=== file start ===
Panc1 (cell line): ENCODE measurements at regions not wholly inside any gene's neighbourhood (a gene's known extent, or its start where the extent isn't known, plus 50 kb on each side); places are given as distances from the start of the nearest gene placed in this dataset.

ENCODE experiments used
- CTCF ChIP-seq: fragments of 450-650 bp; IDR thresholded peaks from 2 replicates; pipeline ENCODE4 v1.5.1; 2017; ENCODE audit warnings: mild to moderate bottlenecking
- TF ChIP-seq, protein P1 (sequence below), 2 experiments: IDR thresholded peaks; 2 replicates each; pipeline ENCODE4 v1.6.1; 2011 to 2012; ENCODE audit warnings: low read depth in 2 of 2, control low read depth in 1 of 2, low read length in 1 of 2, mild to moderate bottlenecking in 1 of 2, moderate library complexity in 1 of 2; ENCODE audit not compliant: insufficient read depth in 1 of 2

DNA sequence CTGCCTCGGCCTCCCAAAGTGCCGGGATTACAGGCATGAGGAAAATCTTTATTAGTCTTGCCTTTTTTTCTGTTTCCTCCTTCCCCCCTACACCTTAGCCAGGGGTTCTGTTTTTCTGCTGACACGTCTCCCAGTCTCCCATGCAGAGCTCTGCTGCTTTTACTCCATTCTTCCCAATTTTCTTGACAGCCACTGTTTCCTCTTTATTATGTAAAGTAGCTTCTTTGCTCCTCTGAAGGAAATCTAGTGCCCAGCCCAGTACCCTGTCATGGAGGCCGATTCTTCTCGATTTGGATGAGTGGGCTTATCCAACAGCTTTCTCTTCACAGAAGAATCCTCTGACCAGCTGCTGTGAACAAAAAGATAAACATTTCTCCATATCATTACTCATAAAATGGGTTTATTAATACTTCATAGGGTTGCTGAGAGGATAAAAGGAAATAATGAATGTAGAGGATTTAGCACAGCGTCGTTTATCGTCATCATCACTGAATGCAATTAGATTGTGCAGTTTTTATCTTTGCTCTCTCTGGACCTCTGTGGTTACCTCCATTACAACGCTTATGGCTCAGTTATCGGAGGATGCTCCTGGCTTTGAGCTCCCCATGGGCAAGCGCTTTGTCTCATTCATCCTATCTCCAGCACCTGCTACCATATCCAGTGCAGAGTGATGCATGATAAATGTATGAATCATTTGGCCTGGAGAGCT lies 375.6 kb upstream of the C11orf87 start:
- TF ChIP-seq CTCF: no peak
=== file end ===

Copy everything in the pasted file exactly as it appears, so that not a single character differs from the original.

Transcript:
Panc1 (cell line): ENCODE measurements at regions not wholly inside any gene's neighbourhood (a gene's known extent, or its start where the extent isn't known, plus 50 kb on each side); places are given as distances from the start of the nearest gene placed in this dataset.

ENCODE experiments used
- CTCF ChIP-seq: fragments of 450-650 bp; IDR thresholded peaks from 2 replicates; pipeline ENCODE4 v1.5.1; 2017; ENCODE audit warnings: mild to moderate bottlenecking
- TF ChIP-seq, protein P1 (sequence below), 2 experiments: IDR thresholded peaks; 2 replicates each; pipeline ENCODE4 v1.6.1; 2011 to 2012; ENCODE audit warnings: low read depth in 2 of 2, control low read depth in 1 of 2, low read length in 1 of 2, mild to moderate bottlenecking in 1 of 2, moderate library complexity in 1 of 2; ENCODE audit not compliant: insufficient read depth in 1 of 2

DNA sequence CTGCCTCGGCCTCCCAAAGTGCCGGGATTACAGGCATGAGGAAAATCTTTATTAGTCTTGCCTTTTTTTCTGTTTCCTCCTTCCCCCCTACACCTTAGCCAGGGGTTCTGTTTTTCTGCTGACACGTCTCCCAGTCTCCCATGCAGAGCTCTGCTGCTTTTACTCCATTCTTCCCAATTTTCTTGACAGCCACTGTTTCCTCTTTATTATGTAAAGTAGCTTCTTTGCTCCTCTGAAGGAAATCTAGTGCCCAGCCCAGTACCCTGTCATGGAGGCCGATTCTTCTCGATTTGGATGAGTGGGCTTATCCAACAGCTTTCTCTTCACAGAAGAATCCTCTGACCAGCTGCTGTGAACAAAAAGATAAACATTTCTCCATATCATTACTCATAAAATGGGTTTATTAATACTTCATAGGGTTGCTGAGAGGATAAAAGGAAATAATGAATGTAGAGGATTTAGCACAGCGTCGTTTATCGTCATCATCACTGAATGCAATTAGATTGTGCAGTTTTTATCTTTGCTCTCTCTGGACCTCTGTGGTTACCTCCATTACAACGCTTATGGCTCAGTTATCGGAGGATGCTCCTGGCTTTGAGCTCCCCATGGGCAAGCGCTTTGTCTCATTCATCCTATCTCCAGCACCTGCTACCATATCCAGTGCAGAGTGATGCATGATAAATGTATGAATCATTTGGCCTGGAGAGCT lies 375.6 kb upstream of the C11orf87 start:
- TF ChIP-seq CTCF: no peak